In today’s fiercely competitive landscape, the role of business analytics and data-driven decision-making is indispensable. P2H recognizes this all too well. Over the span of 17 years, the company has transformed from a niche service provider into a market leader developing complex, reliable, and easily scalable IT solutions tailored to the needs of corporate giants and governmental bodies. P2H has already garnered the trust of over 100,000 clients, counting Mazda, Maersk, and Qantas.
Business analytics is one of the linchpins enabling the P2H team to set and attain realistic objectives and monitor their progress. Beyond that, the company is actively developing cutting-edge data management solutions for its customers. Dmitriy Kucher, a co-founder of P2H, talks about the evolution of BI within the organization and shares insights on how to effectively implement it to yield tangible results.
How does business analytics contribute to P2H’s strategic and operational activities?
Business analytics and OKR (Objectives and Key Results) serve as the foundational pillars for P2H. They form the core of our management framework. BI enables us to set goals based on real data. With real-time insights, various P2H teams, along with myself as one of the main stakeholders, can promptly identify when objectives are at risk and make data-driven decisions. BI also allows us to test hypotheses and discard ineffective strategies swiftly.
Could you elaborate on the specific tools you employ for business analytics?
We utilize Google Sheets for manual or semi-manual data entry, collaborative platforms like Atlassian and PostgreSQL for data storage. Our primary analytics platform is Microsoft Power BI, and when necessary, we turn to Looker Studio for crafting custom reports. It’s critical that key dashboards and data are accessible and comprehensible to all team members.
I also want to point out that Business Intelligence typically commences with data collection. Before implementing advanced tools, it’s essential to master data gathering and interpretation. At P2H, we began collecting data long before we had a fully-fledged BI system. I established gathering processes through automatic, semi-automatic, or manual means, and verified data suitability for decision-making. This strategy proved to be invaluable as we progressed.
Where can you source your data from?
Data sources are diverse, including professional platforms, customer interaction records, sales data, and website analytics. This breadth will enable you to gain insights into customer behavior, market trends, and operational efficiency. Nevertheless, following the principle of collecting all data but focusing only on what’s important is crucial in data-driven management. Not all information is strategically useful, and decisions should be grounded in key metrics to prevent data overload.
How has BI evolved within P2H over time?
In our early days, our business primarily revolved around converting designs into HTML. As the market evolved and our services expanded, our company grew substantially. We established new teams, departments, expanded our client base, ventured into new geographies, and diversified our expertise. Manual management became increasingly ineffective. Seeking the optimal solution, we embraced a data-driven approach.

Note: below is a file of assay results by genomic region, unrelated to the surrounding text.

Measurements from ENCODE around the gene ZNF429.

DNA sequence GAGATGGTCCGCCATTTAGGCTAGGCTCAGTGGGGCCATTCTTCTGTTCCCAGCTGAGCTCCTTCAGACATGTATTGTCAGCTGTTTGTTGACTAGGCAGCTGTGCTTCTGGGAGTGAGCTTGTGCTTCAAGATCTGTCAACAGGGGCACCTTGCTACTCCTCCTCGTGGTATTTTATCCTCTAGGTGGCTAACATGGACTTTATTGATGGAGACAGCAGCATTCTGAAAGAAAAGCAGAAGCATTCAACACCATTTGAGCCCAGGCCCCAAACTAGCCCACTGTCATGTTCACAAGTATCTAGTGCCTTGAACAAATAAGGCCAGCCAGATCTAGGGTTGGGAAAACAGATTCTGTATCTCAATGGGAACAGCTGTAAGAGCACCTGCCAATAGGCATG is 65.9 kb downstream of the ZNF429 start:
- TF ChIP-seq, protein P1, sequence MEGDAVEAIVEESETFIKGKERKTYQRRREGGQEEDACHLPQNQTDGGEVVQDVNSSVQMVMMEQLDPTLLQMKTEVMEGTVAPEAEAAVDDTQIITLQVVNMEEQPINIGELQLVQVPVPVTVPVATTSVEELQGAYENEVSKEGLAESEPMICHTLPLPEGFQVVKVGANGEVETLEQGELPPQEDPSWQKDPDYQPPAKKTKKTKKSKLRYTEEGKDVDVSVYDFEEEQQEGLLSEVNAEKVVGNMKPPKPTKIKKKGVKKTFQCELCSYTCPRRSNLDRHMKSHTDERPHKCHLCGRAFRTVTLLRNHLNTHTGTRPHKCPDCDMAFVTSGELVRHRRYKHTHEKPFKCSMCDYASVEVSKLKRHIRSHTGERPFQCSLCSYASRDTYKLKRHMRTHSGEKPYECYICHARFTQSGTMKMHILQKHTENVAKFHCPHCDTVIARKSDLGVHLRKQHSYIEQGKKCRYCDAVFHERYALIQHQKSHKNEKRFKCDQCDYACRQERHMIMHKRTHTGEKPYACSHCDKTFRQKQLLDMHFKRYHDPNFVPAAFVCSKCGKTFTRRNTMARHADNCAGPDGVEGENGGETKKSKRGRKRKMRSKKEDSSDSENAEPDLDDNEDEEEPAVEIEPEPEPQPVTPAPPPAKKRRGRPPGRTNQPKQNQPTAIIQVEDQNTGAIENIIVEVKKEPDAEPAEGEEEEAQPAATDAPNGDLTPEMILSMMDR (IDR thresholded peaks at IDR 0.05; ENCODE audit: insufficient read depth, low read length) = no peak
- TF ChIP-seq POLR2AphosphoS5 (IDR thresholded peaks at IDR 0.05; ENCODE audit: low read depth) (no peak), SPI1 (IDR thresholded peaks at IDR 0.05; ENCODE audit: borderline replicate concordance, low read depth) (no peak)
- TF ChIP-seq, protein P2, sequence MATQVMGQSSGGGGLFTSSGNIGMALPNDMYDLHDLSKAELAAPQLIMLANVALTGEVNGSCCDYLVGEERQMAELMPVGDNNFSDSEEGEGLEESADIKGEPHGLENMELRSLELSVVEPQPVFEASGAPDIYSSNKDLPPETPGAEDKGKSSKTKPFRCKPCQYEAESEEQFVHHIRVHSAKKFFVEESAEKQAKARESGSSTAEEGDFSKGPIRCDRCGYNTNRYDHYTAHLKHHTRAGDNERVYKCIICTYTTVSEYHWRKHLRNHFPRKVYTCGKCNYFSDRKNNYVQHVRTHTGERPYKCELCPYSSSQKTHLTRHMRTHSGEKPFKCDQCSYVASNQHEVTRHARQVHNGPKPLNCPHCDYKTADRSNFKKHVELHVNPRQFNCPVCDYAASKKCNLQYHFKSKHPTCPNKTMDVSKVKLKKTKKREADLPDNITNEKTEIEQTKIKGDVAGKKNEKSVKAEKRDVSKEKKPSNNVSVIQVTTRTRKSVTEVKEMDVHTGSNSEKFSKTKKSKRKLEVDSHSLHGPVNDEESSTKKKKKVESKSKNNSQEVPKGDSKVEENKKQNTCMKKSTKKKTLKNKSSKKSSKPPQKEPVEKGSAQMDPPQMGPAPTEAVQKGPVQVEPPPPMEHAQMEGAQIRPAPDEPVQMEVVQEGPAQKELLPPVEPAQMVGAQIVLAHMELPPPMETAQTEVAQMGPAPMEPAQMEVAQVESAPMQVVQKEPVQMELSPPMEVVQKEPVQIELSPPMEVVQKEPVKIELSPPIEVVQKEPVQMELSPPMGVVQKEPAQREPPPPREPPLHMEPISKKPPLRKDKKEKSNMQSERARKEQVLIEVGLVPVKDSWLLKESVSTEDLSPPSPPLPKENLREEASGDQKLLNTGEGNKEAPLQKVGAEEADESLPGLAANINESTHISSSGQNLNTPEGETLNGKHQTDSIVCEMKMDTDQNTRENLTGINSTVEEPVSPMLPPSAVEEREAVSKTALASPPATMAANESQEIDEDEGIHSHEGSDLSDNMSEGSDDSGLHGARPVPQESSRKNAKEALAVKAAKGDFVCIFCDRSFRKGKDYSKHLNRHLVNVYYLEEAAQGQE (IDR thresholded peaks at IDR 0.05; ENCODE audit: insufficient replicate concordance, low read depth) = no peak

Initially, we concentrated on understanding the cost of acquiring each customer. Clients came through various channels, such as organic traffic, paid PPC advertising, business development efforts, or referrals. Accurately calculating the cost of attracting each sales qualified lead was critical. Though we made mistakes along the way, we honed our processes.
When it became evident that data-informed decisions were effective, we integrated analytics into all departments. We transitioned from a state of chaos to gaining clear insights into our most profitable customer segments, efficient teams, and acquisition costs for different client types.
How have you contributed to this advancement?
In the beginning, I played multiple roles, serving as a stakeholder, a BI developer, and a business analyst at the same time. In this capacity, I not only shaped our objectives but also formulated data collection requirements, processed data, and even constructed the BI system for the first iteration of marketing cost analysis.
This experience showed me the immediate value BI could bring to our management efforts. However, it also became evident that establishing a robust infrastructure within the company would demand substantial effort. As a result, we assembled a dedicated team to reach our goal.
What were the challenges you encountered during the BI setup process?
In our initial foray into BI, aside from connecting Google Analytics and Google AdWords, we handled everything in-house. We scripted custom calculations, manually computed figures, and verified the results with checksums. It took a while for the numbers to reconcile. We even sought external help.
What unexpected insights have you gained through BI?
Well, one example is us discovering a type of clients with profitability nearly three times higher than the average. Unfortunately, we didn’t see opportunities for expansion in this area. However, we also identified low-margin projects and began reducing expenses on them, resulting in an overall increase in profitability. We also identified ineffective marketing tools and stopped investing in them, which led to significant cost savings.
Can you share a case study of BI usage by one of your clients?